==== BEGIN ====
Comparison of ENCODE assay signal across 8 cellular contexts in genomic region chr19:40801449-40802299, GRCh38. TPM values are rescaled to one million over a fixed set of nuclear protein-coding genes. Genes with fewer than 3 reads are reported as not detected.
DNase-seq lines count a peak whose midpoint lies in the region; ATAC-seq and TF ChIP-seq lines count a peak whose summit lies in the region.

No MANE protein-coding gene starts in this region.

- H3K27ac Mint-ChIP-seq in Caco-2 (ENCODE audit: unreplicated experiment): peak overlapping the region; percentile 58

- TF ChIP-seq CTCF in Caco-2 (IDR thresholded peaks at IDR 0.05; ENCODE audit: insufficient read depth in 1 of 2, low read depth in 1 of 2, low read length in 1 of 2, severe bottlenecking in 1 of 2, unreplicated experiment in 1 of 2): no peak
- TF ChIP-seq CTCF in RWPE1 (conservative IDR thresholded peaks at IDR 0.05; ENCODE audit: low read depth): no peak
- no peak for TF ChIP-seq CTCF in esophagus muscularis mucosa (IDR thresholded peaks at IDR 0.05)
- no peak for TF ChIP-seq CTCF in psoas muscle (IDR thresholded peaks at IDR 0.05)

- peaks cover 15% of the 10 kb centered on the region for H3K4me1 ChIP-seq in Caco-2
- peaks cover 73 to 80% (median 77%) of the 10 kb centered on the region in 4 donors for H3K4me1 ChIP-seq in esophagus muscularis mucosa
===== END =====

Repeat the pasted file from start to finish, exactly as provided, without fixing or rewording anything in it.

Comparison of ENCODE assay signal across 8 cellular contexts in genomic region chr19:40801449-40802299, GRCh38. TPM values are rescaled to one million over a fixed set of nuclear protein-coding genes. Genes with fewer than 3 reads are reported as not detected.
DNase-seq lines count a peak whose midpoint lies in the region; ATAC-seq and TF ChIP-seq lines count a peak whose summit lies in the region.

No MANE protein-coding gene starts in this region.

- H3K27ac Mint-ChIP-seq in Caco-2 (ENCODE audit: unreplicated experiment): peak overlapping the region; percentile 58

- TF ChIP-seq CTCF in Caco-2 (IDR thresholded peaks at IDR 0.05; ENCODE audit: insufficient read depth in 1 of 2, low read depth in 1 of 2, low read length in 1 of 2, severe bottlenecking in 1 of 2, unreplicated experiment in 1 of 2): no peak
- TF ChIP-seq CTCF in RWPE1 (conservative IDR thresholded peaks at IDR 0.05; ENCODE audit: low read depth): no peak
- no peak for TF ChIP-seq CTCF in esophagus muscularis mucosa (IDR thresholded peaks at IDR 0.05)
- no peak for TF ChIP-seq CTCF in psoas muscle (IDR thresholded peaks at IDR 0.05)

- peaks cover 15% of the 10 kb centered on the region for H3K4me1 ChIP-seq in Caco-2
- peaks cover 73 to 80% (median 77%) of the 10 kb centered on the region in 4 donors for H3K4me1 ChIP-seq in esophagus muscularis mucosa